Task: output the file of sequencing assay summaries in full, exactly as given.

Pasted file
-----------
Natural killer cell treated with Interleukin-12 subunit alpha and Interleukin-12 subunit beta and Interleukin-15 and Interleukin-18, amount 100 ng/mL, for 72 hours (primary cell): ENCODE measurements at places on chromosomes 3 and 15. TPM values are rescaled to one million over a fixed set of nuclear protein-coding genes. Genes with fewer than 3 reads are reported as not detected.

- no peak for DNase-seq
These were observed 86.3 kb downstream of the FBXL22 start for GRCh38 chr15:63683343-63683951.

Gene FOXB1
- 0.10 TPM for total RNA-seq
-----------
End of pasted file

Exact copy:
Natural killer cell treated with Interleukin-12 subunit alpha and Interleukin-12 subunit beta and Interleukin-15 and Interleukin-18, amount 100 ng/mL, for 72 hours (primary cell): ENCODE measurements at places on chromosomes 3 and 15. TPM values are rescaled to one million over a fixed set of nuclear protein-coding genes. Genes with fewer than 3 reads are reported as not detected.

- no peak for DNase-seq
These were observed 86.3 kb downstream of the FBXL22 start for GRCh38 chr15:63683343-63683951.

Gene FOXB1
- 0.10 TPM for total RNA-seq